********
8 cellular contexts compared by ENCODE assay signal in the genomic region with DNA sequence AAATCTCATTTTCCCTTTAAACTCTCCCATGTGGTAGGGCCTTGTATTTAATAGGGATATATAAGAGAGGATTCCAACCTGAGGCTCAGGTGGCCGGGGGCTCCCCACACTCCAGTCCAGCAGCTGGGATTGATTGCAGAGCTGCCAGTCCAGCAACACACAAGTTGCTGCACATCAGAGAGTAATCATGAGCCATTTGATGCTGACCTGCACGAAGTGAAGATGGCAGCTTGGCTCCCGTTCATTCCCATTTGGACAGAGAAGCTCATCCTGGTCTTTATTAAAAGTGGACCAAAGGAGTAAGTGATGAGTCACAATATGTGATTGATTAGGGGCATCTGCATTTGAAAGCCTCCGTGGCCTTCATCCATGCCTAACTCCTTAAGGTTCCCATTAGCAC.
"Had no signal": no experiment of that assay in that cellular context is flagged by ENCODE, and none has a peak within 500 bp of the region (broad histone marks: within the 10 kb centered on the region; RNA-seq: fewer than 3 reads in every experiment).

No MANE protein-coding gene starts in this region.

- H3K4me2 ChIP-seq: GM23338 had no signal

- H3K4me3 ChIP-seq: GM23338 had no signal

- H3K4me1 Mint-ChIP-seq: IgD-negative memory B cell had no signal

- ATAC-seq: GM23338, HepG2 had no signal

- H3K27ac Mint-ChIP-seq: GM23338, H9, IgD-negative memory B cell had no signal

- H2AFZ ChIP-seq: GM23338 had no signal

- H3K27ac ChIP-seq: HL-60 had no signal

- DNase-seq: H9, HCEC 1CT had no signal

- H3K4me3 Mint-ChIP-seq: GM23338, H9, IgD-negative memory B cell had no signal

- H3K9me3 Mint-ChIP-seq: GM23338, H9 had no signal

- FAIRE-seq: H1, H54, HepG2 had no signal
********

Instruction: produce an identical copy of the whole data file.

8 cellular contexts compared by ENCODE assay signal in the genomic region with DNA sequence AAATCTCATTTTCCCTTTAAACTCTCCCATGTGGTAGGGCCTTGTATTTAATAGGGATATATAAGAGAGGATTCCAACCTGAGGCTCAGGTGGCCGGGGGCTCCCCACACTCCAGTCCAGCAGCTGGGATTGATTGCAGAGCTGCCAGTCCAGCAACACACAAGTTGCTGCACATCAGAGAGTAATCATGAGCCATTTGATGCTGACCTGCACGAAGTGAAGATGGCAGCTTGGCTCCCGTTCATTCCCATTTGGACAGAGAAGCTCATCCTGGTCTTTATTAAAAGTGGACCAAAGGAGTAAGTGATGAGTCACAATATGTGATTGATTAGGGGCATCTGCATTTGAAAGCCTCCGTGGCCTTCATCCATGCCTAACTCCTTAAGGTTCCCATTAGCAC.
"Had no signal": no experiment of that assay in that cellular context is flagged by ENCODE, and none has a peak within 500 bp of the region (broad histone marks: within the 10 kb centered on the region; RNA-seq: fewer than 3 reads in every experiment).

No MANE protein-coding gene starts in this region.

- H3K4me2 ChIP-seq: GM23338 had no signal

- H3K4me3 ChIP-seq: GM23338 had no signal

- H3K4me1 Mint-ChIP-seq: IgD-negative memory B cell had no signal

- ATAC-seq: GM23338, HepG2 had no signal

- H3K27ac Mint-ChIP-seq: GM23338, H9, IgD-negative memory B cell had no signal

- H2AFZ ChIP-seq: GM23338 had no signal

- H3K27ac ChIP-seq: HL-60 had no signal

- DNase-seq: H9, HCEC 1CT had no signal

- H3K4me3 Mint-ChIP-seq: GM23338, H9, IgD-negative memory B cell had no signal

- H3K9me3 Mint-ChIP-seq: GM23338, H9 had no signal

- FAIRE-seq: H1, H54, HepG2 had no signal